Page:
Policies & Regulations
Sexual & Discriminatory Harassment Policy
The University of Notre Dame strives to maintain a community characterized by a respect for others. At a minimum, this means a community that is free from sexual and discriminatory harassment. Our culture of respect means that no type of sexual or discriminatory harassment is tolerated, and all incidents of intolerant or disrespectful conduct will be addressed. The University is dedicated to responding quickly and thoroughly to all reports of sexual or discriminatory harassment, and to enforcing the University’s Non-Retaliation Policy to protect those who report and/or are involved in an investigation of sexual or discriminatory Harassment.
For reporting procedures, see the University’s Policy On Sexual And Discriminatory Harassment.
Notice of Non-Discrimination
In compliance with federal law and the University of Notre Dame’s non-discrimination policy, Notre Dame Law School does not discriminate on the basis of race, color, national or ethnic origin, sex, disability, veteran status, genetic information, or age in the administration of any of its educational programs, admissions policies, scholarship and loan programs, athletic and other school-administered programs, or in employment.
Notre Dame is committed to building an inclusive community and welcomes all individuals. The Notre Dame Spirit of Inclusion can be reviewed at: https://equity.conductor.nd.edu/about/the-spirit-of-inclusion-at-notre-dame/.
The University has designated the Director of its Office of Institutional Equity to handle all inquiries regarding its Notice of Non-Discrimination. You may contact the Director by emailing email@example.com, by calling 574-631-0444, or by writing to: Director, Office of Institutional Equity, 100 Grace Hall, University of Notre Dame, Notre Dame, IN 46556.
As a member of the Association of American Law Schools (AALS), the Notre Dame Law School complies with the provision of AALS Bylaw 6-3 that requires member schools to provide equality of opportunity in legal education for all persons regardless of sexual orientation. In accordance with the policy stated in the University’s Spirit of Inclusion, the Law School values the gay and lesbian members of our community as we do all others and we condemn harassment based on sexual orientation. We consciously create an environment of mutual respect, hospitality, and warmth in which none are strangers and all may flourish.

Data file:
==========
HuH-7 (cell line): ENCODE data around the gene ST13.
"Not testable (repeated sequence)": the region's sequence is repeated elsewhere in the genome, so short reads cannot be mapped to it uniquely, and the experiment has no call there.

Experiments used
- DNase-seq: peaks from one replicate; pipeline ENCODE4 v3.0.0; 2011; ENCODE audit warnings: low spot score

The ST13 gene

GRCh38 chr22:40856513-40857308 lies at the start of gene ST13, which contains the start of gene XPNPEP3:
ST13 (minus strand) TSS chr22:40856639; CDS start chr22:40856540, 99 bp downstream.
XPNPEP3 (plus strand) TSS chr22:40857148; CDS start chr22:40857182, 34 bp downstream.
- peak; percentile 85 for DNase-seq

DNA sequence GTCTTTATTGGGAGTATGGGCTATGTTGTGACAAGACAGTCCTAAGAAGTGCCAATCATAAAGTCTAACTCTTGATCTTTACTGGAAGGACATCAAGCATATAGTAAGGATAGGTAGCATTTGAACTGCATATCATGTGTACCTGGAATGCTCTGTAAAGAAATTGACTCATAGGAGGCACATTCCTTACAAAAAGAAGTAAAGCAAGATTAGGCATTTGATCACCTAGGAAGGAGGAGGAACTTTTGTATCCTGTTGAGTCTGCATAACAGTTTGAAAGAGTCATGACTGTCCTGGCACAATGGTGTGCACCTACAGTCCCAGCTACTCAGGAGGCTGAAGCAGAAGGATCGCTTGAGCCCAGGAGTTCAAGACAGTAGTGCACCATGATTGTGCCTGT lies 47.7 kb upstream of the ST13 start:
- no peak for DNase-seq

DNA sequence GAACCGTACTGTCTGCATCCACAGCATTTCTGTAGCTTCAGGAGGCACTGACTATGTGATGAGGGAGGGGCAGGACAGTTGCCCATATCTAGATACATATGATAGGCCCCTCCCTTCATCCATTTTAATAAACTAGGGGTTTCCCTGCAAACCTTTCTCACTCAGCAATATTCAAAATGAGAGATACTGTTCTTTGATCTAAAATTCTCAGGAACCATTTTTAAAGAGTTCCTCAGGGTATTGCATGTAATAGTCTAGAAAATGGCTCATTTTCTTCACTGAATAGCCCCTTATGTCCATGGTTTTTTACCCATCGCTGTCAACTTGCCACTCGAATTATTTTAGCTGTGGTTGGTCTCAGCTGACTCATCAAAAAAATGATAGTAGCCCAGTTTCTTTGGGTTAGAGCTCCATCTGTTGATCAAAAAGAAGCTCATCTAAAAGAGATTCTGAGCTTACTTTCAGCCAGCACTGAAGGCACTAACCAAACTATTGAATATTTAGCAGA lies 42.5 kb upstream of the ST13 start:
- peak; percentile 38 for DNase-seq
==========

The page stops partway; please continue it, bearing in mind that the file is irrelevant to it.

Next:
The Career Development Office complies with the American Bar Association and the AALS requirements that all employers to whom we provide assistance and facilities for interviewing and other placement functions observe the principles of equal opportunity to obtain employment without discrimination or segregation on the ground of race, color, national origin, gender, sex, sexual orientation, age, disability, or discrimination on the basis of religion.
The Law School welcomes people of all faiths and religions. At the same time, consistent with American Bar Association Standard 211, the Law School reserves its right under the law to make hiring, admission, and other decisions in accord with its Catholic identity and its mission as a Catholic institution. In addition, the Law School reserves all other legal rights as a religious institution.
Policies Governing Student Life
Du Lac: A Guide to Student Life (http://dulac.nd.edu/) includes the codes, rules, regulations, and policies that establish the official parameters for student life and behavior. Unless otherwise noted, the policies and procedures in du Lac apply to all students – undergraduate, graduate, and professional — whether the behavior occurs on or off campus. Copies of du Lac are provided to all students at the time of their enrollment and may also be obtained from the Office of Residence Life and Housing.
The Certificate in Patent Prosecution is a 12-credit curriculum that prepares students to help inventors get patents. Certificate students learn the basics of patent law and the important skills that a patent agent will need to have: how to write a patent application, how to negotiate with the U.S. Patent Office on behalf of an inventor, how to determine whether an invention is patentable, and the ethical obligations of a patent agent.View All News
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